Posted by: Patricia Salkin | April 25, 2016

NY Appellate Court Finds No Cognizable Property Interest to Support Due Process Claim in Subdivision Request Based on 25 Year Old SEQRA Review

In 1987, in connection with a proposal to subdivide a 950-acre parcel of real property then owned by the plaintiffs/petitioners Leonard and Habiague in the Town of Union Vale, the Town Planning Board issued a negative declaration pursuant to the State Environmental Quality Review Act (SEQRA). Thereafter plaintiffs/petitioners sought and received approval from the Planning Board to subdivide a portion of the property, which was developed.

In 2012, Habiague, Leonard, and the plaintiff/petitioner Dryfoos, to whom a portion of the property had been sold, applied for preliminary plat approval to subdivide the remainder of the parcel. The application used the 1987 negative declaration. The Planning Board determined that the 1987 negative declaration was inapplicable to the subject application and, therefore the application was incomplete. Plaintiffs/petitioners the commenced this action to recover damages pursuant to 42 USC § 1983, on the ground that the Planning Board’s determination concerning the negative declaration violated their substantive due process rights. The plaintiffs/petitioners appealed the trial court’s decision granting that branch of the defendant/respondent’s motion alleging a violation of constitutional rights pursuant to 42 USC § 1983; and (2) from an order of the same court which denied their motion for leave to renew their opposition to that branch of the defendant/respondent’s motion alleging a violation of constitutional rights pursuant to 42 USC § 1983.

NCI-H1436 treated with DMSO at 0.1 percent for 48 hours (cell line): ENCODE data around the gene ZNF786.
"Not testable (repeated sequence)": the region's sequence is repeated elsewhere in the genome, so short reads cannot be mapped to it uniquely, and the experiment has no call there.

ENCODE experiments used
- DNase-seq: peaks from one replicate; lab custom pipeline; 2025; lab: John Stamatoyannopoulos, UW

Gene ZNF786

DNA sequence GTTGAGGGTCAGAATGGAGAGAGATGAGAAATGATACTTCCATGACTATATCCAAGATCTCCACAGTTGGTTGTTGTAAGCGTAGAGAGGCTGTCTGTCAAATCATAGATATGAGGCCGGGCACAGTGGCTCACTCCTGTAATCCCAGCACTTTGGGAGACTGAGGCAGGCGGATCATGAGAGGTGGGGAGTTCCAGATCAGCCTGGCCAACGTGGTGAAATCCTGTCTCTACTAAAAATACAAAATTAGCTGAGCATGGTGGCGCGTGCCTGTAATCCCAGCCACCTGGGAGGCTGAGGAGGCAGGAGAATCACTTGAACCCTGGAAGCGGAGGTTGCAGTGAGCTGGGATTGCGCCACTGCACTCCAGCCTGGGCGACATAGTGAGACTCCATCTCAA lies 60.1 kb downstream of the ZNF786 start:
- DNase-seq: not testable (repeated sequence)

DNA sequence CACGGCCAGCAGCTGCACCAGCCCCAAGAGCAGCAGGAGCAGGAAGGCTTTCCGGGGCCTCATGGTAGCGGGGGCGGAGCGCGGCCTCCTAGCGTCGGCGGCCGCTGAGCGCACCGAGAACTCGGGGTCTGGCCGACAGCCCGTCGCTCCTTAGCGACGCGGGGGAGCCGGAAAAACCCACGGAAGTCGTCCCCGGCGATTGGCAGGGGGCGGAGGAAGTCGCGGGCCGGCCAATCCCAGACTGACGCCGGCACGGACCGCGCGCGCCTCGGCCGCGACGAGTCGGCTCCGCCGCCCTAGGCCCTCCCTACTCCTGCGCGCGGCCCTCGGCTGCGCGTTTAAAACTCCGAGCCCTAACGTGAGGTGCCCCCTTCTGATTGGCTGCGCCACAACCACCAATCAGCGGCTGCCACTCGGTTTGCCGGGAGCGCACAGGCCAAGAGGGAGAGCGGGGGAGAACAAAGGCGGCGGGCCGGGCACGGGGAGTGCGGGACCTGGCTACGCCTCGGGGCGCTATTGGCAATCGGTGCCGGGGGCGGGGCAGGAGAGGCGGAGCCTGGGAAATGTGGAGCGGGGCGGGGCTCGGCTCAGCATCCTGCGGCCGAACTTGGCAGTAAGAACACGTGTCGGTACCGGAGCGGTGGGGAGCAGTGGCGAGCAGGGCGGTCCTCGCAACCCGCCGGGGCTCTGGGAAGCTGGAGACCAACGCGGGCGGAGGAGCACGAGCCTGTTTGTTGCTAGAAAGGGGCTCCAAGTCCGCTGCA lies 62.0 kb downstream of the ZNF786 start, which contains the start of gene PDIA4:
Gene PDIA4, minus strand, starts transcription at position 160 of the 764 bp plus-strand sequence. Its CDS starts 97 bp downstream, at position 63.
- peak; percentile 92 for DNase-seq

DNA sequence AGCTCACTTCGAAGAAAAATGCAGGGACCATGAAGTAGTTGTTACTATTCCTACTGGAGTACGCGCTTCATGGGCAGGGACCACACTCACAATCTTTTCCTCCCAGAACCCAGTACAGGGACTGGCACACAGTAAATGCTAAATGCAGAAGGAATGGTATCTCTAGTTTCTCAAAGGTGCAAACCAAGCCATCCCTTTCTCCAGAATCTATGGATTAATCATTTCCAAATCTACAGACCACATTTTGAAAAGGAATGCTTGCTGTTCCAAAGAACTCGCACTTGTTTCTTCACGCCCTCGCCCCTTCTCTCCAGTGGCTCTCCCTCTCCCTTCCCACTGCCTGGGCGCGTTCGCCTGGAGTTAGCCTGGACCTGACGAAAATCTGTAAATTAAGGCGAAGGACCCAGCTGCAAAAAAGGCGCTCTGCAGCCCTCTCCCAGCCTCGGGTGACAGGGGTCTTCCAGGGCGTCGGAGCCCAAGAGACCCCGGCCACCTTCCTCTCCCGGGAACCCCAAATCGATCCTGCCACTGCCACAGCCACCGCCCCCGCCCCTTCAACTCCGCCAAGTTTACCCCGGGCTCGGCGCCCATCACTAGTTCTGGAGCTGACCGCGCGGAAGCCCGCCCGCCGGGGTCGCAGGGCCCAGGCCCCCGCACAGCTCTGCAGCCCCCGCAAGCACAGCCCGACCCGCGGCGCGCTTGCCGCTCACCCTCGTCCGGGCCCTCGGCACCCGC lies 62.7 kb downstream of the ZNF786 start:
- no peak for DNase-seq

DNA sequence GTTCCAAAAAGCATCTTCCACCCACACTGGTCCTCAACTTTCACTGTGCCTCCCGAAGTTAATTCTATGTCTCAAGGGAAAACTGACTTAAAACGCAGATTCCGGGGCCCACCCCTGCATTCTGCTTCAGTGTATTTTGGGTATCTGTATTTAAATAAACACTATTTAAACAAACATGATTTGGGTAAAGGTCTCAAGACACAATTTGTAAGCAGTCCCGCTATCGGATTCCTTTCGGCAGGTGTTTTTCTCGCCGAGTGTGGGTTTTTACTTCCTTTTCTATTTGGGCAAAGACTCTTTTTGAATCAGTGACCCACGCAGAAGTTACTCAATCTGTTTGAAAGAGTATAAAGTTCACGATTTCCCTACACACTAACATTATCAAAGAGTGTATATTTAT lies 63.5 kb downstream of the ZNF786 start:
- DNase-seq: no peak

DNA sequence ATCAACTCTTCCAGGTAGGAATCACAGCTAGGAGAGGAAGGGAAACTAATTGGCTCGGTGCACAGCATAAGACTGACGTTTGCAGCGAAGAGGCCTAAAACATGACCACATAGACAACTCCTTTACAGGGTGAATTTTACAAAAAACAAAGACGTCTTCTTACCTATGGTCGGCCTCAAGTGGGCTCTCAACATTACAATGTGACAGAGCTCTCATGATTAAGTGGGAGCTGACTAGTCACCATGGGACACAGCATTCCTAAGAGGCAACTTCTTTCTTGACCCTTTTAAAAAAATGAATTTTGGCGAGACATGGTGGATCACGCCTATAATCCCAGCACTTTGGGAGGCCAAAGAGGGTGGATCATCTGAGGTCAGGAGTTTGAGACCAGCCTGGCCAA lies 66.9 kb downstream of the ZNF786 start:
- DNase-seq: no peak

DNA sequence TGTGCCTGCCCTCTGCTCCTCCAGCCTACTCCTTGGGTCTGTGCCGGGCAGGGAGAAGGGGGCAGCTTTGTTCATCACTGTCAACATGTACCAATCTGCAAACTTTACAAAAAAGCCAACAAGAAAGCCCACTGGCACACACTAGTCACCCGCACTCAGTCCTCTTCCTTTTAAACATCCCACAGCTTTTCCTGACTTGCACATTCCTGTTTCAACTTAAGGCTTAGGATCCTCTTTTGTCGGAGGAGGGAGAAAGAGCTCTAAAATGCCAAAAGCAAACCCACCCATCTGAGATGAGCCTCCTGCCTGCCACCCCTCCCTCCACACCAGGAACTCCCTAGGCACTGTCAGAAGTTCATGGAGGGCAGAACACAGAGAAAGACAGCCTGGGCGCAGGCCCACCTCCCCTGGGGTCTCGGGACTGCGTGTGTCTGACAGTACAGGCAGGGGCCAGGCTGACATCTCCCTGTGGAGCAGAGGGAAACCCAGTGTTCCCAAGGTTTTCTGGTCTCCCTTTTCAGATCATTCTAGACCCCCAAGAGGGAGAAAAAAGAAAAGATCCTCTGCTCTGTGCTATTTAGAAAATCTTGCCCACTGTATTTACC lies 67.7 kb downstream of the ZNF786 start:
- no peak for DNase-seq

The appellate court noted that to establish a violation of substantive due process rights, plaintiffs are required to establish “a cognizable or vested property interest, not the mere hope of one. Here, the plaintiffs/petitioners were required to establish a “legitimate claim of entitlement’ ” to have the 1987 negative declaration applied to their present application for preliminary plat approval. Because the Planning Board’s discretion in this respect was not “so narrowly circumscribed” the application of the 1987 negative declaration to the present project was “virtually assured,” the plaintiffs/petitioners failed to allege a cognizable property interest.

Leonard v Planning Bd. of Town of Union Vale, 136 AD3d 873 (NYAD 2 Dept 2/17/2016)


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